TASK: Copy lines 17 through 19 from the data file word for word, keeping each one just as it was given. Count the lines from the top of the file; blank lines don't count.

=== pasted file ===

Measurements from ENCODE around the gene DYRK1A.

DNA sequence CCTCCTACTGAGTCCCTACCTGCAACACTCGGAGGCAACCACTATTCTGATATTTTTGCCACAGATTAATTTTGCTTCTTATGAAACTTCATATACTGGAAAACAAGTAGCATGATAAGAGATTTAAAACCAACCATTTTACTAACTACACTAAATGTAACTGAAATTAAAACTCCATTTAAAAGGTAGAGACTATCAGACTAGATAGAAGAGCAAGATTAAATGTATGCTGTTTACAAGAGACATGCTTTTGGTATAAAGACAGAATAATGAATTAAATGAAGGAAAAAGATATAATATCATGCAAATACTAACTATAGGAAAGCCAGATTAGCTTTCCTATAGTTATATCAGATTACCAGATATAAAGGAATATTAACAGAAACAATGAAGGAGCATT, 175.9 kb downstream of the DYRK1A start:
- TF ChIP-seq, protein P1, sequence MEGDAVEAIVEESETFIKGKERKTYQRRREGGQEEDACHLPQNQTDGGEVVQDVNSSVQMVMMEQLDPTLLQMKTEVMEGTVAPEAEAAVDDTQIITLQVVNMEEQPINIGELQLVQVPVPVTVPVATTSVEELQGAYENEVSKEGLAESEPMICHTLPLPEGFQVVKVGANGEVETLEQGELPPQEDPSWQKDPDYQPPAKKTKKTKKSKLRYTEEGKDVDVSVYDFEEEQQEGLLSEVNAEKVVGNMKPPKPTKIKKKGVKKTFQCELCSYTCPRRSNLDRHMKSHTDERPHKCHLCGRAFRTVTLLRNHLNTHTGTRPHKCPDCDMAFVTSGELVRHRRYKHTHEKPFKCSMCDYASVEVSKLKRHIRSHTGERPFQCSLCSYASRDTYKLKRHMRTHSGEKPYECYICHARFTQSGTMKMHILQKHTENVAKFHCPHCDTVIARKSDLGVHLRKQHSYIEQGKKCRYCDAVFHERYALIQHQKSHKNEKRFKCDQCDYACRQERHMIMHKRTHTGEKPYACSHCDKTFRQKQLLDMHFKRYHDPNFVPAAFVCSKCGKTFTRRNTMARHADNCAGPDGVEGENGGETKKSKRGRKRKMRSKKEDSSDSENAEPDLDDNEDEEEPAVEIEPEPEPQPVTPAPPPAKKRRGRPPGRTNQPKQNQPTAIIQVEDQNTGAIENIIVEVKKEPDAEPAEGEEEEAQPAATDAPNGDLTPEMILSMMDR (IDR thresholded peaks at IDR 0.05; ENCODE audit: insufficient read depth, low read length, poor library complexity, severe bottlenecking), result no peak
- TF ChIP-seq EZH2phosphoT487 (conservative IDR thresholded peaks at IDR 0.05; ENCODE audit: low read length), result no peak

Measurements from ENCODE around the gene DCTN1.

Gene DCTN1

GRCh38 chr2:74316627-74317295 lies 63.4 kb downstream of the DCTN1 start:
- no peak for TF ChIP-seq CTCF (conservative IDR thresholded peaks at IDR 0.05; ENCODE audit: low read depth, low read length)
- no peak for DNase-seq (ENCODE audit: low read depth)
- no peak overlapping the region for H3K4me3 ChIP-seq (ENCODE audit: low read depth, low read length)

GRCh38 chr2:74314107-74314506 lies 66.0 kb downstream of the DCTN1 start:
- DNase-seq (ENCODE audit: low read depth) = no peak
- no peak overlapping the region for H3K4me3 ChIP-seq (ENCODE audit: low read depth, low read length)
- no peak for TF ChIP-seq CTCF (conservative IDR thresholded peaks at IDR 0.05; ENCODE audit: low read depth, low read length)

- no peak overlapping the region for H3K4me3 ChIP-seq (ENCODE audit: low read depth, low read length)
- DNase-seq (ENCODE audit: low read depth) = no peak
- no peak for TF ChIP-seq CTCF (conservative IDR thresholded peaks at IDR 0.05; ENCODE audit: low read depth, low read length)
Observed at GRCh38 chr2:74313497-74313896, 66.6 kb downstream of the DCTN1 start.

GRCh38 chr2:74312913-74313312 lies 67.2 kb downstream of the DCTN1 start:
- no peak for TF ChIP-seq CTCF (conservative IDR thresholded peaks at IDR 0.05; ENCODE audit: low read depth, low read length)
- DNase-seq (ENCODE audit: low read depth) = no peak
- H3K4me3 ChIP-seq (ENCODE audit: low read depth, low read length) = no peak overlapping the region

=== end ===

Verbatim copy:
- no peak for TF ChIP-seq CTCF (conservative IDR thresholded peaks at IDR 0.05; ENCODE audit: low read depth, low read length)
Observed at GRCh38 chr2:74313497-74313896, 66.6 kb downstream of the DCTN1 start.

GRCh38 chr2:74312913-74313312 lies 67.2 kb downstream of the DCTN1 start: